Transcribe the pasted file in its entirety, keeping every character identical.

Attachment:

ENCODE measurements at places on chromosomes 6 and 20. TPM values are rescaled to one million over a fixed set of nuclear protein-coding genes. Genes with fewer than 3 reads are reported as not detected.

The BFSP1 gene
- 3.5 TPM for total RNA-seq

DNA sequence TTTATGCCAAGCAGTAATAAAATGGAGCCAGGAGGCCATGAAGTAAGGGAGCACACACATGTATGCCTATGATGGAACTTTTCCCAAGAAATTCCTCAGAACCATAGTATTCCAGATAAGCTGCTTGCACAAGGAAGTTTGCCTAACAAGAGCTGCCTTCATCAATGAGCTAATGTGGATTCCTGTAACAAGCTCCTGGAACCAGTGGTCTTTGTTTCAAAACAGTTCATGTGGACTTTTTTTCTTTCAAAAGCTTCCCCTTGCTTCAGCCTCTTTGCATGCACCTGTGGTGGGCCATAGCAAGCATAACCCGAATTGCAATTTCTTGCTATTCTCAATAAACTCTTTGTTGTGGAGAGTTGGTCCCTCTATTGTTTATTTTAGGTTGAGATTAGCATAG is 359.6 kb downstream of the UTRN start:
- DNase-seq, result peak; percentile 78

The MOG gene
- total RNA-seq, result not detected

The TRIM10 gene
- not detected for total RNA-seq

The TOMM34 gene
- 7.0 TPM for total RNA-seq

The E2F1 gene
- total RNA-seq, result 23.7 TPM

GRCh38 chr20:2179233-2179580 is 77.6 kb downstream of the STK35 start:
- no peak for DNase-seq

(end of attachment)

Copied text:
ENCODE measurements at places on chromosomes 6 and 20. TPM values are rescaled to one million over a fixed set of nuclear protein-coding genes. Genes with fewer than 3 reads are reported as not detected.

The BFSP1 gene
- 3.5 TPM for total RNA-seq

DNA sequence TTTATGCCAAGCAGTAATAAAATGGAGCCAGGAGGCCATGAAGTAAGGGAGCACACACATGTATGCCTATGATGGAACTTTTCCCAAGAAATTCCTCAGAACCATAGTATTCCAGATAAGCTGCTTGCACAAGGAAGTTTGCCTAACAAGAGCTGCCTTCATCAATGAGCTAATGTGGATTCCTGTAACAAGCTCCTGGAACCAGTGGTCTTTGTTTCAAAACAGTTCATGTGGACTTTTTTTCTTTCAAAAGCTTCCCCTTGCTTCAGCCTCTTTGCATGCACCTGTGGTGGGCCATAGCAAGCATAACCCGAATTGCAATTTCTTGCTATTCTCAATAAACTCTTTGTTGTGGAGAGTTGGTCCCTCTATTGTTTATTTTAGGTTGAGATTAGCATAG is 359.6 kb downstream of the UTRN start:
- DNase-seq, result peak; percentile 78

The MOG gene
- total RNA-seq, result not detected

The TRIM10 gene
- not detected for total RNA-seq

The TOMM34 gene
- 7.0 TPM for total RNA-seq

The E2F1 gene
- total RNA-seq, result 23.7 TPM

GRCh38 chr20:2179233-2179580 is 77.6 kb downstream of the STK35 start:
- no peak for DNase-seq